The Founder (2016) 4/5 – Top Shelf Keaton as Fast Food Mogul Ray Kroc

Michael Keaton as Ray Kroc works as well as a 30 second service cheeseburger in a bag with fries and a vanilla shake. His superb acting performance leads the incredible story of how the American fast food restaurant started its empire. The story alone is powerful but does the film produce ultimate customer satisfaction?

The Founder
“The story of Ray Kroc, a salesman who turned two brothers’ innovative fast food eatery, McDonald’s, into one of the biggest restaurant businesses in the world with a combination of ambition, persistence, and ruthlessness.” -IMDB

Cast

Michael Keaton Ray Kroc
Nick Offerman Dick McDonald
John Carroll Lynch Mac McDonald
Linda Cardellini Joan Smith

Directed by

John Lee Hancock

Written by

Robert D. Siegel

Other Info

Biography, Drama, History
PG-13
Fri 20 Jan 2017 UTC
115min
IMDB Rating: 7.2

The Founder was directed by John Lee Hancock who has a nice resume of films behind him: 2013 Saving Mr. Banks, 2009 The Blind Side, and more. I particularly enjoyed The Blind Side, I thought it portrayed a true story quite emotionally on-screen. I feel has made another winner true story adaptation with this film.

Nick Offerman plays Dick McDonald, one of the two brothers who started the legendary franchise. He’s been around the block but is probably best known to the masses for his role on Parks and Recreation. He is the shrewd one, not allowing Kroc to succeed in some of his schemes to make himself rich. Having read about him apart from the film, I can tell you we have him to thank for anything wholesome about the food.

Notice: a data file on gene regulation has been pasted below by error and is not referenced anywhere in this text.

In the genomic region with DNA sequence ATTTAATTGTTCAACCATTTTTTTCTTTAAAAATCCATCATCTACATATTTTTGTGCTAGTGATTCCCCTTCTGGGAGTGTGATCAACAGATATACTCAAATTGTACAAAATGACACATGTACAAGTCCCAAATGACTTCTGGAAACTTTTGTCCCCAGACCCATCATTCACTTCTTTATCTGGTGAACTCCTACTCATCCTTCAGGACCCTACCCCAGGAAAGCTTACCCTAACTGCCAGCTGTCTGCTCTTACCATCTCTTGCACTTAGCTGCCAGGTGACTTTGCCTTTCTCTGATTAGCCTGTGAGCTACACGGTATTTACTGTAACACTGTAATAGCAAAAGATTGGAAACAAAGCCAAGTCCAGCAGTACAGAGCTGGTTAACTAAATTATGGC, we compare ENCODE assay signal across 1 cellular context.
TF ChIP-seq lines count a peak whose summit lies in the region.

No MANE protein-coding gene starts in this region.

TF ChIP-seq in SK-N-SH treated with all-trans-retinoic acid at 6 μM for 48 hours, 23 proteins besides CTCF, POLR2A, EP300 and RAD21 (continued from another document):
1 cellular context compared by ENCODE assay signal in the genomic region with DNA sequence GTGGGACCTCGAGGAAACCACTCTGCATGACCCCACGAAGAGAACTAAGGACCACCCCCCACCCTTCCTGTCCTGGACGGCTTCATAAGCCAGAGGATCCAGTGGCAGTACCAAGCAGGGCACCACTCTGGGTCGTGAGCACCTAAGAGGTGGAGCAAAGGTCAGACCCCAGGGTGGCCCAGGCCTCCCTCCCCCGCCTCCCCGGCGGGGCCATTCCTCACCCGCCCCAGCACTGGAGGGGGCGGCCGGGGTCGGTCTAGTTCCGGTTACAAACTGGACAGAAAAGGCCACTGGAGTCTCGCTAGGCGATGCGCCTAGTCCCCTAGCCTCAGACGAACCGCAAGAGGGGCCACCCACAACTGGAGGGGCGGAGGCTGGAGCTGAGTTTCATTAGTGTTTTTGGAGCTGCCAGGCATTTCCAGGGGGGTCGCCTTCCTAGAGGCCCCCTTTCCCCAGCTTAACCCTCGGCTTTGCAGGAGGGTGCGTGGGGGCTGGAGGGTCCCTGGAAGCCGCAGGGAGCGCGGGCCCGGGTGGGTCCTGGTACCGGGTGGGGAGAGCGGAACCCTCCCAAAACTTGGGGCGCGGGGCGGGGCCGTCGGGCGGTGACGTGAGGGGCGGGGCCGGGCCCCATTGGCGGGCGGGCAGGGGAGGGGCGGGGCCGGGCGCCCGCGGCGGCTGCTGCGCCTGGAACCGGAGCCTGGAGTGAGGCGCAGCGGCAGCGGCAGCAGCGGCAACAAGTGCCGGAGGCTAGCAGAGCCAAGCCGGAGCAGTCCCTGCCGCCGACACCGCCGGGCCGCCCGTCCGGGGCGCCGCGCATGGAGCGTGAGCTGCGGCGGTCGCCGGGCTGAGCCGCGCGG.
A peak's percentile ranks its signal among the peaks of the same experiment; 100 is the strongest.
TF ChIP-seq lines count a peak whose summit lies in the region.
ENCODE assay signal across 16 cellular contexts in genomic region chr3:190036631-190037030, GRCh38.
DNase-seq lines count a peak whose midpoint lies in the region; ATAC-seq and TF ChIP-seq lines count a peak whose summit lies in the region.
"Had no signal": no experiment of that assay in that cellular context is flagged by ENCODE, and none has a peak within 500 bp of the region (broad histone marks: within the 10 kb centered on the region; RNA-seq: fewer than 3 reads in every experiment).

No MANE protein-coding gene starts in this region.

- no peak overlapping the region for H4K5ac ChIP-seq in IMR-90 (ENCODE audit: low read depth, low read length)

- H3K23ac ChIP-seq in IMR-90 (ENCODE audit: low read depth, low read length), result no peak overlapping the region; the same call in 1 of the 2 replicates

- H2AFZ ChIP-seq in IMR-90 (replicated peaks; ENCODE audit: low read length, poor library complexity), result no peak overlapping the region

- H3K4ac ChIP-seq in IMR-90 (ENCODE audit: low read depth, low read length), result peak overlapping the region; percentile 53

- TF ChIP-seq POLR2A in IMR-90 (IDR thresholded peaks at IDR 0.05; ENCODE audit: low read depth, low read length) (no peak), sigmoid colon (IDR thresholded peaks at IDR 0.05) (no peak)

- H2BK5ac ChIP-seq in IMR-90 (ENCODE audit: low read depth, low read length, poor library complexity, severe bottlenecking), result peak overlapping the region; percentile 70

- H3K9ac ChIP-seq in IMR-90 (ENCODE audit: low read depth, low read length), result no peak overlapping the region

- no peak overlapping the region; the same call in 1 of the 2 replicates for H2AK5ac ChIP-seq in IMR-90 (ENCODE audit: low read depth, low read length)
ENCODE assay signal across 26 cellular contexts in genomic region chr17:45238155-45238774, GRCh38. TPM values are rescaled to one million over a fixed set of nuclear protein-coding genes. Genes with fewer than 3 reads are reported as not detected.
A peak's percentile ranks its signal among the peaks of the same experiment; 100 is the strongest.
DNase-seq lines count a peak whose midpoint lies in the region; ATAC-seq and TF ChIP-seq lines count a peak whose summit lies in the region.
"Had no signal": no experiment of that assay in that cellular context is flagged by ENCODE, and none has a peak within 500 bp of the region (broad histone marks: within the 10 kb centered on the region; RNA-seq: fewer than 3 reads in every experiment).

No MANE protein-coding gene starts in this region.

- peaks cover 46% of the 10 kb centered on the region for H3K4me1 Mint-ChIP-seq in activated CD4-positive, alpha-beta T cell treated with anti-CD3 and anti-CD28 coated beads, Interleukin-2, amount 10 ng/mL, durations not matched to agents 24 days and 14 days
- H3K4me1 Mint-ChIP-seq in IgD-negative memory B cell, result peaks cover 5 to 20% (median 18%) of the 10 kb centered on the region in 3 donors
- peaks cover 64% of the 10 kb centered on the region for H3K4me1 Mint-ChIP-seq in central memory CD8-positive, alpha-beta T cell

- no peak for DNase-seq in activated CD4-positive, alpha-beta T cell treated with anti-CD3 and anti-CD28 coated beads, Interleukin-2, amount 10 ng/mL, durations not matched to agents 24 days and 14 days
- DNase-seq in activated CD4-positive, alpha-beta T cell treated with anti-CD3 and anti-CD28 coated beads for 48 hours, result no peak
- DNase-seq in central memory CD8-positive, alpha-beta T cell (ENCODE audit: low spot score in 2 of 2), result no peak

The amazing and well-known actor John Carroll Lynch (Fargo, The Walking Dead …) plays Mac McDonald, the jolly supportive brother who likes to believe in Kroc. It was his support that really allowed the franchises to start. These two are excellent in their roles. Michael Keaton steals the movie with a dab of every role he’s played thrown into the character. Suffice it to say, the acting is top-notch. You definitely get a show between the three of these. Patrick Wilson and Laura Dern both have small roles and I love their performances as well.

While not the full story of McDonald’s up to Kroc’s death, there is a lot here to satisfy the curious McDonald’s lover (like me). With retro cars, buildings, props, and wardrobe, it’s fascinating to watch how things started and got into full swing. You see it through the point of view of Kroc, who is a very passionate and ruthless dreamer. Many questions are left unanswered, most especially the one of what’s more important in business: money and success or people and integrity.

FINAL THOUGHTS
I loved this movie. It’s a chance to see Keaton play his famous pissed off maniacal self. I saw a little of his Gung Ho performance along with Mr. Mom and even a little bit of ruthless Birdman. The McDonald’s story is an American treasure. It shows the pitfalls of free enterprise alongside the pleasures. Kroc gave a lot of joy to people with McDonald’s food across the globe. It’s a good question to think about though whether it gave him true joy or partial heartache. Knowing his story, that was left out and I kind of missed it.

4/5

Boyhood

I waited a while to review this movie because I had a feeling it would age better in my memory. This movie doesn’t show life before our eyes, it puts us among it. I loved this movie for so many reasons, let me set down a few. This film project took 12 years to complete. The director, Richard Linklater, had a vision of using the same actors over a long period of time. The idea was that is would be good cinema, and it is but not for a whole lot more than that. If the film wasn’t so long, I think more people would have found the aging actors thing stunning. As it is, not many people have seen this movie.